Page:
The Société des trois: Constructing Artistic Identities in Paris and London, 1850-1870




Berry, Melissa

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In the mid-nineteenth century, Paris served as the epicentre for artistic creation; artists flocked to the French capital in search of training, camaraderie, and, ultimately, success. Henri Fantin-Latour, Alphonse Legros, and James McNeill Whistler were amongst these hopeful artists in the 1850s. While each eventually created a thriving practise for himself, each also fought to establish his artistic career and identity during these early years. Because the narrative of a young, struggling artist is not an uncommon one, this stage is often brushed aside when examining the trajectory of these artists’ careers. However, such a dismissal does not allow for a full contextualization of an artist’s life and oeuvre. Fantin, Legros, and Whistler evidence this truth, both individually and as a small group. While attempting to define their maturing artistic identities, these three artists deliberately elected to join forces and become the Société des trois. This era bore witness to the birth of the artistic avant-garde, which elevated expression and individualism; with this in mind, the decision to develop a closed artistic society is unique. Fantin, Legros, and Whistler adhered to specific societal tenets and maintained loyalty to each other in an artistic environment that praised the individual. There are many reasons that supported their decision; for example, the Société enabled them to transition from the student to professional phases of their careers between 1858 and 1868. Eventually, as the choices the artists made in the formation of their artistic identities diverged, the Société was no longer necessary, and each member went his own way. In light of their decisions to unite as a formal society, Fantin, Legros, and Whistler’s period of maturation must be understood through the lens of the Société des trois.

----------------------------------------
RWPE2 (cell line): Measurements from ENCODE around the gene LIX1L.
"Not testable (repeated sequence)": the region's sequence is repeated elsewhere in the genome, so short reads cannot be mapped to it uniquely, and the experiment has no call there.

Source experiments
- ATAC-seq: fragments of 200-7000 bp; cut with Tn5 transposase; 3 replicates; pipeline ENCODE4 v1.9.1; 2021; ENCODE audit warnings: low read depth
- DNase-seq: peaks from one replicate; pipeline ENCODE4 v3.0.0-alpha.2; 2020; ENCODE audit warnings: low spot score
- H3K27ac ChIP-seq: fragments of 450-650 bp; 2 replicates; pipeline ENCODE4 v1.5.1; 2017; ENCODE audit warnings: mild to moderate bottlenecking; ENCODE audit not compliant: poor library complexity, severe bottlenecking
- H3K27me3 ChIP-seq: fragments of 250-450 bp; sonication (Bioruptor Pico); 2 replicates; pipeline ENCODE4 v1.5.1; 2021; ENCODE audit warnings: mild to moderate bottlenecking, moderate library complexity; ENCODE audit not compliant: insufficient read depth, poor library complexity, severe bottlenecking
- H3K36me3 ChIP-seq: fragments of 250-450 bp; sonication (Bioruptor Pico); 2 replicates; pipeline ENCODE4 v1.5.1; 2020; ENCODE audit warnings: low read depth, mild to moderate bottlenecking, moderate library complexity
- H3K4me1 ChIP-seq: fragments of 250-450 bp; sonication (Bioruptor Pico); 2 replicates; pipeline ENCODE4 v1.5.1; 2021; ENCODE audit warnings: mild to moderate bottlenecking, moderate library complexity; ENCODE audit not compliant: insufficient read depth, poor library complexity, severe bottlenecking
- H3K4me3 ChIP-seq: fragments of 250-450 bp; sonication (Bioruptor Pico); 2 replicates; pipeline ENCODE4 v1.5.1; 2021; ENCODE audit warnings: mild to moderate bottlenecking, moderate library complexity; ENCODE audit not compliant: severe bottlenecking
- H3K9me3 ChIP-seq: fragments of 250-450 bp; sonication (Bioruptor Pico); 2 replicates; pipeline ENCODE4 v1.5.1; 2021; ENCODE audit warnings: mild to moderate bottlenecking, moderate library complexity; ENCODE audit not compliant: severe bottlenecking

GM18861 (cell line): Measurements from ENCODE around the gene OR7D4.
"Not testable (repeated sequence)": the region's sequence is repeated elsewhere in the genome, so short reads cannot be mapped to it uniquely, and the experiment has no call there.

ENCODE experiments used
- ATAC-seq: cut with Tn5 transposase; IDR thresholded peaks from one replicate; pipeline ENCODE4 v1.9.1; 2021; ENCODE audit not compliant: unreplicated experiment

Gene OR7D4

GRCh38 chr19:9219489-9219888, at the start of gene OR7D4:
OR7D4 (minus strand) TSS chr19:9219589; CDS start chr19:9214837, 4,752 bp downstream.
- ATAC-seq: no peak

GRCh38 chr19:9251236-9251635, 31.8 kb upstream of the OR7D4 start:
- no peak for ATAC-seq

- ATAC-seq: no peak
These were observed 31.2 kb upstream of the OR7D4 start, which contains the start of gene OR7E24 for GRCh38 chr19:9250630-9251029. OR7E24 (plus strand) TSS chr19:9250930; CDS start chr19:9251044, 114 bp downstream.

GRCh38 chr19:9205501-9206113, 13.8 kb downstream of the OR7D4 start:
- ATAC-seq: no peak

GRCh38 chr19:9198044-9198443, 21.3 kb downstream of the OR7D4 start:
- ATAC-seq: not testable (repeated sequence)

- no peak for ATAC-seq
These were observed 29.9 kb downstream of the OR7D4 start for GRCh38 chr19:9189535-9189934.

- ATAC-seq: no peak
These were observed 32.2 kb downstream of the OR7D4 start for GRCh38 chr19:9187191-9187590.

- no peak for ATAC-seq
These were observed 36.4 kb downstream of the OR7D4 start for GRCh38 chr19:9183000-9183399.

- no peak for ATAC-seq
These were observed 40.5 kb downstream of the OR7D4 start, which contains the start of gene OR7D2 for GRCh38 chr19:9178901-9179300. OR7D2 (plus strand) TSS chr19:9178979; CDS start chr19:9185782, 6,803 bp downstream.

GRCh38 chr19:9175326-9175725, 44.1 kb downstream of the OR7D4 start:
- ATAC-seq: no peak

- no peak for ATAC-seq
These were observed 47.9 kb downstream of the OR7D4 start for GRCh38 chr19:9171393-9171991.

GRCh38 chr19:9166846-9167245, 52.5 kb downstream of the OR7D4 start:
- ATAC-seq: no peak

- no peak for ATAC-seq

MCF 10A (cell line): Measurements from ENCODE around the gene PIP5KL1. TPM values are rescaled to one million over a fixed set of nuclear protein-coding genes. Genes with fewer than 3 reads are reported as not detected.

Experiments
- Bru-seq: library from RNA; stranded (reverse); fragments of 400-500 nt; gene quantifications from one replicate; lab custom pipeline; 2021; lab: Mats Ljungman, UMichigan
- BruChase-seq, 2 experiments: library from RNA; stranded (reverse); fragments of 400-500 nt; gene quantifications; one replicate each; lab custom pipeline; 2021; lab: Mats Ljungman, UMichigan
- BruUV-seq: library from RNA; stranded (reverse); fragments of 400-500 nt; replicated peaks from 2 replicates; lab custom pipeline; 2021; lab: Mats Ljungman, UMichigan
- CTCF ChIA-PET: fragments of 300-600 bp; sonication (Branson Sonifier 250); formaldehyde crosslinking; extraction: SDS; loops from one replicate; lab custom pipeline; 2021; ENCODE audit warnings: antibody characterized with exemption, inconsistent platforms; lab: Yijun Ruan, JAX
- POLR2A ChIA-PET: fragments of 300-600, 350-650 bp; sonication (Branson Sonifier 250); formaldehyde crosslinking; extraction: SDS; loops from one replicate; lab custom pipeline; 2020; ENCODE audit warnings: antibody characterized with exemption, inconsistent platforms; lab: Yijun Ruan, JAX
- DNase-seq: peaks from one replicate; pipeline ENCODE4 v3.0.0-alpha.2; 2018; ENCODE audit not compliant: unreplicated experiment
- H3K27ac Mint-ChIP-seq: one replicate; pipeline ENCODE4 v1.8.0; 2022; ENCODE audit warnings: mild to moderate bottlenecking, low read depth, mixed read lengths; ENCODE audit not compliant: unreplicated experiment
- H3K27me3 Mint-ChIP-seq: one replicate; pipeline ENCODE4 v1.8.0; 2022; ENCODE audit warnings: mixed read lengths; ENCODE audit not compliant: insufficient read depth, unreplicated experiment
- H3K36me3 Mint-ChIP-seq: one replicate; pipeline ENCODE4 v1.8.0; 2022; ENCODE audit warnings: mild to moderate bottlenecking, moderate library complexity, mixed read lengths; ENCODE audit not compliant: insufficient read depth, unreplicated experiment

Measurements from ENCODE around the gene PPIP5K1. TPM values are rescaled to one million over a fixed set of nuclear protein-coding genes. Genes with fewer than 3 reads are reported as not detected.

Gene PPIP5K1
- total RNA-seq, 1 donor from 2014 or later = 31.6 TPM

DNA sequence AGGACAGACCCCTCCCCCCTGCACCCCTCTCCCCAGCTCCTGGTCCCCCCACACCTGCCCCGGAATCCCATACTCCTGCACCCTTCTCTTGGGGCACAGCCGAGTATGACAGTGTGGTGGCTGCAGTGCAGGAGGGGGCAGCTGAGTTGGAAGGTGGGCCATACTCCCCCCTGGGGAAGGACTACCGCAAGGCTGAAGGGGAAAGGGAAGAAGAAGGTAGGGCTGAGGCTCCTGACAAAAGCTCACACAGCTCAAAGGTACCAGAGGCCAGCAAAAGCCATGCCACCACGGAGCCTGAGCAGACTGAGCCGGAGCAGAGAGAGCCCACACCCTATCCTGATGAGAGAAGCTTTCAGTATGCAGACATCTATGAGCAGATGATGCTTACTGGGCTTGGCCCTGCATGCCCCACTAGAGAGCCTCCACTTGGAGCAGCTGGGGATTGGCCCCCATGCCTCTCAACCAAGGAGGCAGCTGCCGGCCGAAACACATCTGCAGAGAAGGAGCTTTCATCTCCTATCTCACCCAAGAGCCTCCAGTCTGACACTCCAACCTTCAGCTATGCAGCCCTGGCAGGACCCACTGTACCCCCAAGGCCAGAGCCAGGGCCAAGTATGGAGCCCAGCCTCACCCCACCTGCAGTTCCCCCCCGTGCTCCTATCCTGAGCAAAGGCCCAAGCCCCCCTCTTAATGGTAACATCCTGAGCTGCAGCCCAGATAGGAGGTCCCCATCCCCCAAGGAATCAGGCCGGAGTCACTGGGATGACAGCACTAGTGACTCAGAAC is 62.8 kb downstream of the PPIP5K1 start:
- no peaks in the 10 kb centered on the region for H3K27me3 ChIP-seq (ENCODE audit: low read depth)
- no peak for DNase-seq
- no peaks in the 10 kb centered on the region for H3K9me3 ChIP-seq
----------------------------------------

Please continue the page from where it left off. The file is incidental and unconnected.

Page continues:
Art History, Whistler, Fantin-Latour, Legros, translocal, nineteenth century